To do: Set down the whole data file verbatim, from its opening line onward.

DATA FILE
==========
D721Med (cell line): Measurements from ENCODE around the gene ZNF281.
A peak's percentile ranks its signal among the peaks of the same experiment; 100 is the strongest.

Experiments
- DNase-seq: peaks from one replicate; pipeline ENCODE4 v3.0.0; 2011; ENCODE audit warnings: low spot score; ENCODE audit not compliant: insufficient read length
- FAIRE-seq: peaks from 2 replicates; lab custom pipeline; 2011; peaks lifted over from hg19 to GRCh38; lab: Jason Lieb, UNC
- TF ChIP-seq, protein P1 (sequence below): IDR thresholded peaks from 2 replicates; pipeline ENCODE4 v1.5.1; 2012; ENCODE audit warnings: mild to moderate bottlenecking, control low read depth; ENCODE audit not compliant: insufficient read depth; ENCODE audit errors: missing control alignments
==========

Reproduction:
D721Med (cell line): Measurements from ENCODE around the gene ZNF281.
A peak's percentile ranks its signal among the peaks of the same experiment; 100 is the strongest.

Experiments
- DNase-seq: peaks from one replicate; pipeline ENCODE4 v3.0.0; 2011; ENCODE audit warnings: low spot score; ENCODE audit not compliant: insufficient read length
- FAIRE-seq: peaks from 2 replicates; lab custom pipeline; 2011; peaks lifted over from hg19 to GRCh38; lab: Jason Lieb, UNC
- TF ChIP-seq, protein P1 (sequence below): IDR thresholded peaks from 2 replicates; pipeline ENCODE4 v1.5.1; 2012; ENCODE audit warnings: mild to moderate bottlenecking, control low read depth; ENCODE audit not compliant: insufficient read depth; ENCODE audit errors: missing control alignments